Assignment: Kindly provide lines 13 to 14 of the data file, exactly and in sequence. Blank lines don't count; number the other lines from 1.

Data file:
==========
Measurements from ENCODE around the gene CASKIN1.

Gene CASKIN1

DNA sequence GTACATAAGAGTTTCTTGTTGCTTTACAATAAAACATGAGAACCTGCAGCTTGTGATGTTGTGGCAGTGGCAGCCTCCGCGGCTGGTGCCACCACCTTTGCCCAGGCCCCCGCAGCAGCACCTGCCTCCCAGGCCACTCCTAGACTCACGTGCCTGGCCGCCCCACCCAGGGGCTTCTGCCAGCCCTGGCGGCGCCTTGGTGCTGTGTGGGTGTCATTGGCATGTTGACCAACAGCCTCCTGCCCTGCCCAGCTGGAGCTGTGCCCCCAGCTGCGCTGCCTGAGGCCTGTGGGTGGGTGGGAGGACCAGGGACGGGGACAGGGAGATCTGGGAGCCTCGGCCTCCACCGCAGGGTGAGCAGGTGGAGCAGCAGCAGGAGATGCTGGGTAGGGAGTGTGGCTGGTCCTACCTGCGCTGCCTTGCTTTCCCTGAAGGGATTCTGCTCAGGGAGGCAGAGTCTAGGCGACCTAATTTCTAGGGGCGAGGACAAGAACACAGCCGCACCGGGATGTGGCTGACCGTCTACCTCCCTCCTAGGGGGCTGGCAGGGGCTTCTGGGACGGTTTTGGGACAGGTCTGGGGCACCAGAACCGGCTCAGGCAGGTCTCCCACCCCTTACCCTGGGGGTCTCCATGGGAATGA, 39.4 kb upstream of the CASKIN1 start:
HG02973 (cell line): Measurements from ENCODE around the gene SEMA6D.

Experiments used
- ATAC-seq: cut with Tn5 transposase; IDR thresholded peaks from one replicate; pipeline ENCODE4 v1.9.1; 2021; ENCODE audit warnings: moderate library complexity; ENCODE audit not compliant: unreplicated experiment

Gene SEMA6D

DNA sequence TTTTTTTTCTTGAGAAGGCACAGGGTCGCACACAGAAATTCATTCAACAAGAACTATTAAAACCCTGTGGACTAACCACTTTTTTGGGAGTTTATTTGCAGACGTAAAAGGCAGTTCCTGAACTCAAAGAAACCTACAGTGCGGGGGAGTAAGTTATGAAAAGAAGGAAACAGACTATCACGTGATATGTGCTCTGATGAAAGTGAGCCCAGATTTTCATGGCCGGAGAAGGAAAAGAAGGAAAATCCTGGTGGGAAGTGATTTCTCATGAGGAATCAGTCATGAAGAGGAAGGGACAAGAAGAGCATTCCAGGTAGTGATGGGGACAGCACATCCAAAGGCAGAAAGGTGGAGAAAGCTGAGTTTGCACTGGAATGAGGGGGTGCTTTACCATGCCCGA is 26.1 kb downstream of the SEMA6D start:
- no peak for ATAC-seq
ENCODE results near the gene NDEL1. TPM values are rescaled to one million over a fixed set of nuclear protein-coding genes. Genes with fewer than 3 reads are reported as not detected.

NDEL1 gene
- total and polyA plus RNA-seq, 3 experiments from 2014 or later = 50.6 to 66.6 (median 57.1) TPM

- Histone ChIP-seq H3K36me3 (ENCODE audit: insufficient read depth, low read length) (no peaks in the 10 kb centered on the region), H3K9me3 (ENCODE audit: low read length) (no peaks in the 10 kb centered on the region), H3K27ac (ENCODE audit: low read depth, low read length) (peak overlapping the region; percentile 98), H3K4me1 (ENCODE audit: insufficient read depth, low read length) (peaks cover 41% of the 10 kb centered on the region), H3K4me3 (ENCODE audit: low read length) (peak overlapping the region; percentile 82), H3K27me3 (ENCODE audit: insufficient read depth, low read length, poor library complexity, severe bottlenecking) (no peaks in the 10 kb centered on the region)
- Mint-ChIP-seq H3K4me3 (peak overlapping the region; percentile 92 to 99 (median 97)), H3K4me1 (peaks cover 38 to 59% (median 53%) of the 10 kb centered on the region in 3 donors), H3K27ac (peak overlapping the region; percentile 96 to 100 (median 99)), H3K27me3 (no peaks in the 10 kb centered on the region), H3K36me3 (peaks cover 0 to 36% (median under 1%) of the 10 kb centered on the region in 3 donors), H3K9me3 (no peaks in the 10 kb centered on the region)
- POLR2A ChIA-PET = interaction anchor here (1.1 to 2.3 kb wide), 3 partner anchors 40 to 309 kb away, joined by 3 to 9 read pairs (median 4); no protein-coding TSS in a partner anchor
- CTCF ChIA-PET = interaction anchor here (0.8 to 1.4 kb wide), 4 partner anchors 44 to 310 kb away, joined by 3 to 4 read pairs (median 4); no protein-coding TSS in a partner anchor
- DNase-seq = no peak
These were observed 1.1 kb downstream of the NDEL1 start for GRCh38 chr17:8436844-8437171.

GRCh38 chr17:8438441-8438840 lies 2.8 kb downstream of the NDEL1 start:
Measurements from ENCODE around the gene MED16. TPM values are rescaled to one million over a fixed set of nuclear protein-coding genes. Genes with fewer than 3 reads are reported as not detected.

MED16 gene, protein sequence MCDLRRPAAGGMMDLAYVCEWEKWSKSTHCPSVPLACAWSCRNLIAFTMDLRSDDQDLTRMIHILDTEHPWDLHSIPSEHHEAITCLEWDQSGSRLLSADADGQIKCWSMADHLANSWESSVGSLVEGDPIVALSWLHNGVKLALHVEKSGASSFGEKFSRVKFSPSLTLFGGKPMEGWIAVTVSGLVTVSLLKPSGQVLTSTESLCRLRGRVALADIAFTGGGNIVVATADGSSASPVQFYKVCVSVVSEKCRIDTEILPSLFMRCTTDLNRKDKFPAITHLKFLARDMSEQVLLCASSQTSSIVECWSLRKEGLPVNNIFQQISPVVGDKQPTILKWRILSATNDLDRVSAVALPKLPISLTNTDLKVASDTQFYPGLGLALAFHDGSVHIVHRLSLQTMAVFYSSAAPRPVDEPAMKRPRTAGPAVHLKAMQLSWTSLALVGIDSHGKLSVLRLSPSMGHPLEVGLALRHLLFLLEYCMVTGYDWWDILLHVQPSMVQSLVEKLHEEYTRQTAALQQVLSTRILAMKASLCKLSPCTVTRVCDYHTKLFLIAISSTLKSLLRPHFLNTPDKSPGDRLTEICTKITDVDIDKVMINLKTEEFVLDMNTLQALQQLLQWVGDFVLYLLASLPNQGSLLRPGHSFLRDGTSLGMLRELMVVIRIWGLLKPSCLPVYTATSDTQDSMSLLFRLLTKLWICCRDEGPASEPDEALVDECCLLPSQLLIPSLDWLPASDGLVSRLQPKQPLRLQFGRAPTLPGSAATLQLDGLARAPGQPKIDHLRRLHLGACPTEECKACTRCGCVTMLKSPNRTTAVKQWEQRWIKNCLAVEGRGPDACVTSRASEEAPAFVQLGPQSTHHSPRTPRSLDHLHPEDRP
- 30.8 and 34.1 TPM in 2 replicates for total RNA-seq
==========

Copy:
- Histone ChIP-seq H3K36me3 (ENCODE audit: insufficient read depth, low read length) (no peaks in the 10 kb centered on the region), H3K9me3 (ENCODE audit: low read length) (no peaks in the 10 kb centered on the region), H3K27ac (ENCODE audit: low read depth, low read length) (peak overlapping the region; percentile 98), H3K4me1 (ENCODE audit: insufficient read depth, low read length) (peaks cover 41% of the 10 kb centered on the region), H3K4me3 (ENCODE audit: low read length) (peak overlapping the region; percentile 82), H3K27me3 (ENCODE audit: insufficient read depth, low read length, poor library complexity, severe bottlenecking) (no peaks in the 10 kb centered on the region)
- Mint-ChIP-seq H3K4me3 (peak overlapping the region; percentile 92 to 99 (median 97)), H3K4me1 (peaks cover 38 to 59% (median 53%) of the 10 kb centered on the region in 3 donors), H3K27ac (peak overlapping the region; percentile 96 to 100 (median 99)), H3K27me3 (no peaks in the 10 kb centered on the region), H3K36me3 (peaks cover 0 to 36% (median under 1%) of the 10 kb centered on the region in 3 donors), H3K9me3 (no peaks in the 10 kb centered on the region)